Twitter Doesn't Seem To Know How Many People Are Using It

Twitter's last financial statement highlighted one of the key problems Elon Musk will face if he takes over the social media platform: the company doesn't seem to know how many people are using it.

In its first quarter results for 2022, released on Thursday, Twitter went into detail about its metric of 'Monetizable Daily Active Usage.'

In a section titled 'mDAU Recast,' the company explained that in March 2019 it launched a feature that allowed people to "link multiple separate accounts together in order to conveniently switch between accounts."

The company said: "an error was made at that time, such that actions taken via the primary account resulted in all linked accounts being counted as mDAU. This resulted in an overstatement of mDAU from Q1'19 through Q4'21."

Twitter user recount
A phone with the Twitter logo. The company admitted that it had overstated its main metric of counting users in its Q1 2022 financial statement. Getty Images

Twitter provided revised figures from the fourth quarter of 2020 to 2021, but not 2019. It said that the figures before Q4 2020 were not available "due to data retention policies," but that they would be of a similar magnitude.

This isn't the first time that Twitter has failed to accurately convey its user figures to investors. Back in 2017, the company admitted that it had overstated its number of users for the previous three years by counting users of third-party apps into its total monthly active user (MAU) count. Again, this reduced the figures by around a million or more.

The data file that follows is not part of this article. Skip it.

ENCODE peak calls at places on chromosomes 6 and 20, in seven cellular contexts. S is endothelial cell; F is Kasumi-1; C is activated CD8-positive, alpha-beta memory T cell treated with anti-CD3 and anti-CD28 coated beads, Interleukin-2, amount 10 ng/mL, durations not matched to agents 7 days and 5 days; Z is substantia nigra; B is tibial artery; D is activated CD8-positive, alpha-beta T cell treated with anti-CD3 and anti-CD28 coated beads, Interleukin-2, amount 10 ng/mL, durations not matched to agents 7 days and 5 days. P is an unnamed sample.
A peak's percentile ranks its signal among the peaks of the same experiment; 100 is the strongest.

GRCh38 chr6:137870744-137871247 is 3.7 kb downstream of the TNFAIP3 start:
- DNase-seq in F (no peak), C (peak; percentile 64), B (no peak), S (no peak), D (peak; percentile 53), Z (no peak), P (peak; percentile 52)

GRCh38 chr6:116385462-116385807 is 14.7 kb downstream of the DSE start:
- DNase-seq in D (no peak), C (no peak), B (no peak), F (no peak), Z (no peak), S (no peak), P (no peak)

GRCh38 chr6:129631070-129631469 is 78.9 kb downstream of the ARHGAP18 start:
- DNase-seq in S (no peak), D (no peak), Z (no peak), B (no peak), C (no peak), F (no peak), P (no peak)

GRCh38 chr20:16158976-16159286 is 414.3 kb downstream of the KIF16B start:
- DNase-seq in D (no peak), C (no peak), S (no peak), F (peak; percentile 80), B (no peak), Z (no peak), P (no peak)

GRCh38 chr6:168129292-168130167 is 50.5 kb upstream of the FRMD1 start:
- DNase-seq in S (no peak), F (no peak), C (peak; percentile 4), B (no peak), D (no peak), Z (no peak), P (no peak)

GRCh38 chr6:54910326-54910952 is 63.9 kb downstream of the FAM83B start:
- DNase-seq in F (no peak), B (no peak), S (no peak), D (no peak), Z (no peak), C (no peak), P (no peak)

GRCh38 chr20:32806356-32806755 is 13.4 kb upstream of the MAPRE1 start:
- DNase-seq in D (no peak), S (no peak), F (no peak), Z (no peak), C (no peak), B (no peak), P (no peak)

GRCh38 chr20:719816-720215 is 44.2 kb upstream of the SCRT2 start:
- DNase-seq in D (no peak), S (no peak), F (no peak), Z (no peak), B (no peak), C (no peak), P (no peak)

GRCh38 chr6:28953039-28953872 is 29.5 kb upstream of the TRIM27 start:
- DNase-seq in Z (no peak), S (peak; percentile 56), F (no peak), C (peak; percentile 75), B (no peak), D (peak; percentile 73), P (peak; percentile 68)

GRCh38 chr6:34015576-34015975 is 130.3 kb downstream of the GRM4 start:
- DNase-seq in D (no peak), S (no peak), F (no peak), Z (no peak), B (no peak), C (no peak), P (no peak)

The 2022 recount reduces the mDAU figure by around 300,000 in the U.S. and around 1.9 million globally. This represents less than 1 percent of the previously stated total.

Overall, the mDAU figure for U.S. users was 39.6 million for Q1, up 6.4 percent compared to the same period of the previous year.

The 2022 Q1 financial statement also showed that the company made an operating loss of $128 million. However, Musk hasn't previously been worried about loss-making businesses—Tesla only recently became profitable. Musk's concern with Twitter has been ostensibly about free speech.

His interest in Twitter has caused a huge uproar among his critics, as well as being welcomed by various prominent figures who have returned to the platform, such as Tucker Carlson. Truckers For Freedom, which was banned from Twitter, reopened its account earlier this week.

Musk recently pointed out that various prominent people on Twitter barely use the service, although Musk himself has been a consistent tweeter, often getting himself into trouble over controversial statements.

Twitter stock continues to trade at around $49 per share, below the purchase price of $54.20.